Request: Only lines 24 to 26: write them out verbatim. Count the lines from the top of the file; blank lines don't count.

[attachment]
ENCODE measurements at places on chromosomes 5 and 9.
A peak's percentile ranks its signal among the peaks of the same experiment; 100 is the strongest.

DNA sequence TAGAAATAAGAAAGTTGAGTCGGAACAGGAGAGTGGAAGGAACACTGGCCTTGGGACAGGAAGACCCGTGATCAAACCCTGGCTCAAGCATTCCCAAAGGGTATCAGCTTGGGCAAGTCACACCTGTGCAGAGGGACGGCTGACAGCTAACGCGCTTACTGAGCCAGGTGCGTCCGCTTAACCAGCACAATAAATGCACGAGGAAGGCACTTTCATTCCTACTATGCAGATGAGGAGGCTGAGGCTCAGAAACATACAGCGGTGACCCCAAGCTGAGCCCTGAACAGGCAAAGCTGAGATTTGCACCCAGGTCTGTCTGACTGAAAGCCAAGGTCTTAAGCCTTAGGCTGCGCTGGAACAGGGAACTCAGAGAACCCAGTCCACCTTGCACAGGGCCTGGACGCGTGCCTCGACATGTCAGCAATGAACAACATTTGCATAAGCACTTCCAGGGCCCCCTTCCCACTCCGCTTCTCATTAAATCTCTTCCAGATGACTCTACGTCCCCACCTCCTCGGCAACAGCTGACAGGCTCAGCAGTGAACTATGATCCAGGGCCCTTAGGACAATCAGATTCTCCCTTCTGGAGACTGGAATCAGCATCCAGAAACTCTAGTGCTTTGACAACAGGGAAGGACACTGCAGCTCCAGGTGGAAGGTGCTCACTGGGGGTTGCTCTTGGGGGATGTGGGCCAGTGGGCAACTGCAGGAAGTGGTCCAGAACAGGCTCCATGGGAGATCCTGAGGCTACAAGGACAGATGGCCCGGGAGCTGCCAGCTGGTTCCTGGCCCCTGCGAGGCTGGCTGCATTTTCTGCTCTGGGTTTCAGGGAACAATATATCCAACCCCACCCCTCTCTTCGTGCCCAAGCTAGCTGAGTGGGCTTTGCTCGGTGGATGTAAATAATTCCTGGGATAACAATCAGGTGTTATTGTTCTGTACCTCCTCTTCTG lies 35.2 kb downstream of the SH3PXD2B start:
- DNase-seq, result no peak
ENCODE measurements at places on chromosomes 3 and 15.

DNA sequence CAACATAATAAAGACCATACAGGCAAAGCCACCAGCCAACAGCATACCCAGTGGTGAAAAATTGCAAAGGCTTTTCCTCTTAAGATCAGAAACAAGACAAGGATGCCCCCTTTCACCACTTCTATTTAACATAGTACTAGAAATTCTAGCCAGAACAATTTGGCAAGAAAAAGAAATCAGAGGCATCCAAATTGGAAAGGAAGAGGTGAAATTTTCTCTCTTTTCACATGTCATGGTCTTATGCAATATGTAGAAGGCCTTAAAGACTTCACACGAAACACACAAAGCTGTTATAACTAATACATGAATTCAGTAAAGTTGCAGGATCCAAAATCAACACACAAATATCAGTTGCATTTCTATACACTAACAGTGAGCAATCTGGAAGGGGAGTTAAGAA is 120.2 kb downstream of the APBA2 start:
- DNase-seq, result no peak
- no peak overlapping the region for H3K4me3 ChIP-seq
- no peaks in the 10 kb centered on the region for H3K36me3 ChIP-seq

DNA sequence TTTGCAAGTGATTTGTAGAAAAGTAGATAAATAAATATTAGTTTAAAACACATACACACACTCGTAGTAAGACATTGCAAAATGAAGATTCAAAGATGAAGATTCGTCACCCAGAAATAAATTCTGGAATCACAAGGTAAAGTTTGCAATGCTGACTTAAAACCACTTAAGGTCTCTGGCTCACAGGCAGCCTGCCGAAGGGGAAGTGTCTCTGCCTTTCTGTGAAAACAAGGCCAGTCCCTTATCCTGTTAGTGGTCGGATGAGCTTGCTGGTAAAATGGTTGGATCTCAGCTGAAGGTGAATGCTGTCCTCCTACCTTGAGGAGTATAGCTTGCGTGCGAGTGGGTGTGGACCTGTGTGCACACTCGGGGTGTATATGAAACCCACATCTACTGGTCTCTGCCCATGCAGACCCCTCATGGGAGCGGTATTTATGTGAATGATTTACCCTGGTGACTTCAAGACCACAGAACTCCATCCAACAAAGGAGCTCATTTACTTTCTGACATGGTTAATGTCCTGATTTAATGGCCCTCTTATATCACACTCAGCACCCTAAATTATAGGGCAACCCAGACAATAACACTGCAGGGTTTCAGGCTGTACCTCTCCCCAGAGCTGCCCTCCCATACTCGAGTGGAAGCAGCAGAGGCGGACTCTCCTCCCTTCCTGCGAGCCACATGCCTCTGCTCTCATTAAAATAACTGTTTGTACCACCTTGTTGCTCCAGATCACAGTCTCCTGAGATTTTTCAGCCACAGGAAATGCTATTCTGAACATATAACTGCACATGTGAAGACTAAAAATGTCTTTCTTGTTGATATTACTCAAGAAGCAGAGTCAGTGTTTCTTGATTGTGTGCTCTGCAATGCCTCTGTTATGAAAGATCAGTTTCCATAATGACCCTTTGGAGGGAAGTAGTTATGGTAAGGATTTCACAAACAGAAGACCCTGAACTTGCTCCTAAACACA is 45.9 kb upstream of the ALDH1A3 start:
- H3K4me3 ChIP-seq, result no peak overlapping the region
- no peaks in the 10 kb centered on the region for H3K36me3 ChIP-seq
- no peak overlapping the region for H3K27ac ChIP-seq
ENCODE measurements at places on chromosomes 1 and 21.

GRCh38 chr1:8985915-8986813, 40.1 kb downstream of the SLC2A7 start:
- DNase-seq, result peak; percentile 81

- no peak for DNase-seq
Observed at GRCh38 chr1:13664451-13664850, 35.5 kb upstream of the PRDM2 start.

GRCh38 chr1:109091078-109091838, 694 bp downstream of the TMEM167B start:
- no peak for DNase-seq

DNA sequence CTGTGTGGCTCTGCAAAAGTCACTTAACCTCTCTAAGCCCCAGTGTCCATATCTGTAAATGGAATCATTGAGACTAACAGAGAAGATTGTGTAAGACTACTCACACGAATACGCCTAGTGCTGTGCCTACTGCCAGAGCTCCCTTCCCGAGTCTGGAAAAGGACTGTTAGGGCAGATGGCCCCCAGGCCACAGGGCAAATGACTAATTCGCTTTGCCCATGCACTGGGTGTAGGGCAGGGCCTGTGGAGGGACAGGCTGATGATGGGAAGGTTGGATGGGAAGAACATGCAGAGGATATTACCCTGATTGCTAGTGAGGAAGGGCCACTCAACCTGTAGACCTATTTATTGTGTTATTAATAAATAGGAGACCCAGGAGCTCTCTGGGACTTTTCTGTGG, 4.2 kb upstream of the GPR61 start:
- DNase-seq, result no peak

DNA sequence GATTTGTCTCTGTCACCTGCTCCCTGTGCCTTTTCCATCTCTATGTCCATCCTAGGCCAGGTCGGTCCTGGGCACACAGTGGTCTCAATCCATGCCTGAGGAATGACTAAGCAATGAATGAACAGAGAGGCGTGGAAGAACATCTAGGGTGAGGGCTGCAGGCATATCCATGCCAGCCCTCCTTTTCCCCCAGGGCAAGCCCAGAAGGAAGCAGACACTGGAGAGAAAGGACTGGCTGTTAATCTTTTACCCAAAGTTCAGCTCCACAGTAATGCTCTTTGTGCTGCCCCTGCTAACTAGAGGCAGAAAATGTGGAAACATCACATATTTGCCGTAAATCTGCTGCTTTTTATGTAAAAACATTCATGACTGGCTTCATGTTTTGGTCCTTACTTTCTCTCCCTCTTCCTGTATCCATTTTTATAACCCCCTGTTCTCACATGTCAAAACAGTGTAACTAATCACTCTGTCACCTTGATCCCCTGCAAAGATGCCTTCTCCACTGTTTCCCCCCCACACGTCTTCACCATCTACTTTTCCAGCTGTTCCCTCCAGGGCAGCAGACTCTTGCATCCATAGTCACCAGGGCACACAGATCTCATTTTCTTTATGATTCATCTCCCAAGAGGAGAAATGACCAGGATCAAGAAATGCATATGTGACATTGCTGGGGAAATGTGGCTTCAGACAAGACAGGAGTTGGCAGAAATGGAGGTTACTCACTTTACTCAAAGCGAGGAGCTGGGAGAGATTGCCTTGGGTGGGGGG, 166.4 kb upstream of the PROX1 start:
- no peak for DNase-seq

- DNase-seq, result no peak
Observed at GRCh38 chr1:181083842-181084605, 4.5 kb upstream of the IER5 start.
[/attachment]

- no peak for DNase-seq

- DNase-seq, result no peak
Observed at GRCh38 chr1:181083842-181084605, 4.5 kb upstream of the IER5 start.